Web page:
Cephalomedullary nails are a commonly used implant for the treatment of many pertrochanteric femur fractures and are available in short and long configurations. There is no consensus on ideal nail length. Relative advantages can be ascribed to short and long intramedullary nails, yet both implant styles share the potentially devastating complication of peri-implant fracture. Determining the clinical sequelae after fractures below nails of different lengths would provide valuable information for surgeons choosing between short or long nails. Thus, the purpose of the study was to compare injury patterns and treatment outcomes following peri-implant fractures below short or long cephalomedullary nails.This was a multicenter retrospective cohort study that identified 33 patients referred for treatment of peri-implant fractures below short and long cephalomedullary nails (n = 19 short, n = 14 long). We compared fracture pattern, treatment strategy, complications, and outcomes between these two groups.Short nails were associated with more diaphyseal fractures (odds ratio [OR] 13.75, CI 2.2-57.9, p 0.002), which were treated more commonly with revision intramedullary nailing (OR, infinity; p 0.01), while long nails were associated with distal metaphyseal fractures (OR 13.75, CI 2.2-57.9, p 0.002), which were treated with plate and screw fixation (p 0.002). After peri-implant fracture, there were no differences in blood loss, operative time, weight bearing status, or complication rates based on the length of the initial nail. In patients treated with revision nailing, there was greater estimated blood loss (EBL, median 300 cc, interquartile range [IQR] 250-1200 vs median 200 cc, IQR 100-300, p 0.03), blood product utilization and complication rates (OR 11.1, CI 1.1-135.7, p 0.03), but a trend toward unrestricted post-operative weight-bearing compared to patients treated with plate and screw constructs.Understanding fracture patterns and patient outcomes after fractures below nails of different lengths will help surgeons make more informed implant choices when treating intertrochanteric hip fractures. Revision to a long nail for the treatment of fractures at the tip of a short nail may be associated with increased patient morbidity.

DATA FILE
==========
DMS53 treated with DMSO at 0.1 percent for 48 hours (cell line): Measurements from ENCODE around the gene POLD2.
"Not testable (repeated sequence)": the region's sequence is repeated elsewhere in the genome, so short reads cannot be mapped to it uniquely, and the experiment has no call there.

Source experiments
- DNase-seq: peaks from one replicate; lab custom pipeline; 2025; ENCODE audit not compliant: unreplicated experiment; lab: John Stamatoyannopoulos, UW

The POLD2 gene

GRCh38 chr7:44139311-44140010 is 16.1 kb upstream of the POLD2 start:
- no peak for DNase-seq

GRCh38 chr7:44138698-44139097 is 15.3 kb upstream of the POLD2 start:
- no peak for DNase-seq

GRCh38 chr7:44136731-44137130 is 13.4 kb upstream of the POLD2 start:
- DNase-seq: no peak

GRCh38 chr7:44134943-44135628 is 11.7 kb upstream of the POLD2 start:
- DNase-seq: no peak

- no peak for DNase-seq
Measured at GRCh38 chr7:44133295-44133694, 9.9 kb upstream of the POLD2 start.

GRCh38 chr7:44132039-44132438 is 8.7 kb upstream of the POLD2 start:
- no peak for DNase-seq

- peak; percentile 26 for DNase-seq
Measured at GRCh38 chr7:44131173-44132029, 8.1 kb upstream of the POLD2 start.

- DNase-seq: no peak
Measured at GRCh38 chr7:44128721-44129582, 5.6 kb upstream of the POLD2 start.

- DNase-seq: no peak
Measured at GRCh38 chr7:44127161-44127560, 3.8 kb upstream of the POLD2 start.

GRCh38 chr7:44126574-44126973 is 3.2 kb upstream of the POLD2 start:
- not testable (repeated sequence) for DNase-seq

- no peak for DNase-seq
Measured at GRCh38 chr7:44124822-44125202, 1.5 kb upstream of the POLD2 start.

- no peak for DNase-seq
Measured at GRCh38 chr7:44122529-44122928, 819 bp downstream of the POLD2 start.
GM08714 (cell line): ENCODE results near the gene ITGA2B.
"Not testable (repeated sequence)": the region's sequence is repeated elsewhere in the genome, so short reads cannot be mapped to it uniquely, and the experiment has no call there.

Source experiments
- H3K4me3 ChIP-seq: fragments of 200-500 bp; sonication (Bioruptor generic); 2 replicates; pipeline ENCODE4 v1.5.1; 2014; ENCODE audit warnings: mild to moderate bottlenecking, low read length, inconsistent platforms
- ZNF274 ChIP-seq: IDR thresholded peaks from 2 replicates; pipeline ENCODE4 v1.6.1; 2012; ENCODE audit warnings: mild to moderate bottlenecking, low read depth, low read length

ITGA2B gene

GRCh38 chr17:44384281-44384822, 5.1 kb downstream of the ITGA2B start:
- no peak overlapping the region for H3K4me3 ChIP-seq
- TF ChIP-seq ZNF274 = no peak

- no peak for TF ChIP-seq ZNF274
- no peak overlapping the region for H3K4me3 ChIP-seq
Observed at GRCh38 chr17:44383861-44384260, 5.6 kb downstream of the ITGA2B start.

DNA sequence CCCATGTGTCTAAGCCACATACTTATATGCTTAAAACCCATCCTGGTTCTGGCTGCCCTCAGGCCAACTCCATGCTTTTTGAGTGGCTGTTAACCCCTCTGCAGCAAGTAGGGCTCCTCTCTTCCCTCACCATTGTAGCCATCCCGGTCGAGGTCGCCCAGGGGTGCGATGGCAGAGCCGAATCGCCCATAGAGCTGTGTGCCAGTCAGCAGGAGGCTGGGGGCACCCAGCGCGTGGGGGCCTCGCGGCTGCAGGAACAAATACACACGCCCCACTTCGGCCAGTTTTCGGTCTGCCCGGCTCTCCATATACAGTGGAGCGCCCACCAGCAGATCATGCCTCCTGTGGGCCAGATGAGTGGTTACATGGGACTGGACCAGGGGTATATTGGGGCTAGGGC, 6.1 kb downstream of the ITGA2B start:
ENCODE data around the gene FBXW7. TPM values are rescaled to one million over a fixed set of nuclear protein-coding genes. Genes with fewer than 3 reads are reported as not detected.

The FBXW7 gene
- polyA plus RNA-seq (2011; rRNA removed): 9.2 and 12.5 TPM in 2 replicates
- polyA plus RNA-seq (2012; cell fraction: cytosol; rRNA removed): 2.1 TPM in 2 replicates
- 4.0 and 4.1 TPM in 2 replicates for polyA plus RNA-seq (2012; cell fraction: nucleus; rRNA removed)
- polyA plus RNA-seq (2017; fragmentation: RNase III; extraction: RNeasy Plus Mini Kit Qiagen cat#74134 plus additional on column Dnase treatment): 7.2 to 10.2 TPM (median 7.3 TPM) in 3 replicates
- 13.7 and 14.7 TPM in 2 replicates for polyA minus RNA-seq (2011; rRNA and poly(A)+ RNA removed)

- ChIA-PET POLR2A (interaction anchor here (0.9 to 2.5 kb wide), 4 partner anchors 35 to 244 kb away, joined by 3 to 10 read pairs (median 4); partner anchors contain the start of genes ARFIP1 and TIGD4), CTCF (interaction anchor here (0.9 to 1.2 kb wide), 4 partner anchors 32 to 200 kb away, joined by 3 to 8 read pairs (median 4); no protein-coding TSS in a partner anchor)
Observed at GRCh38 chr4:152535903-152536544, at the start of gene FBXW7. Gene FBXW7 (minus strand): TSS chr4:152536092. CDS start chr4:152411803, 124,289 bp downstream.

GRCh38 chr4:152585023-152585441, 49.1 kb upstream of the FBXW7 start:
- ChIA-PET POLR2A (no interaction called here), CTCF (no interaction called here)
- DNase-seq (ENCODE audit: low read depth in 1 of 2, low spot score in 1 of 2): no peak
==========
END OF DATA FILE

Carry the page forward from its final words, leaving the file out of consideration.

View details for DOI 10.1007/s00590-020-02785-1

    View details for PubMedID 32909108

  • Outcomes after locking plate fixation of distal clavicle fractures with and without coracoclavicular ligament augmentation. European journal of orthopaedic surgery & traumatology : orthopedie traumatologie Salazar, B. P., Chen, M. J., Bishop, J. A., Gardner, M. J. 2020

    Abstract

    The need for coracoclavicular (CC) ligament augmentation when performing locking plate fixation of unstable distal clavicle fractures is controversial. The purpose of this study was to compare the results after locking plate fixation for treatment of Neer type-II and type-V distal clavicle fractures with and without suture suspensory augmentation of the CC ligaments.This was a retrospective case series of all Neer type-II and type-V distal clavicle fractures treated with locking plates at a single Level I trauma center. Patients were separated into locking plate-only and locking plate with CC ligament augmentation groups. Postoperative complications and fracture healing rates were recorded. Quick Disabilities of the Arm, Shoulder, and Hand (QuickDASH) scores were recorded as functional outcomes during follow-up phone interviews. Standard descriptive statistics were performed.Sixteen patients were treated with locking plate fixation-only, and seven patients were treated with additional CC ligament augmentation. There was a similar distribution of Neer fracture types with each group. All fractures in both groups went onto union without loss of reduction or implant failure. There were no cases of infection or wound complications in either group. QuickDASH scores were comparable between locking plate-only fixation (mean 4.1 ± 3.9) and additional suspensory suture fixation (mean 4.5 ± 3.6).This comparative study of Neer type-II and type-V distal clavicle fractures demonstrated comparable outcomes after locking plate fixation with and without CC ligament augmentation. CC ligament augmentation may not be necessary when treating unstable distal clavicle fractures if locking plate fixation is used.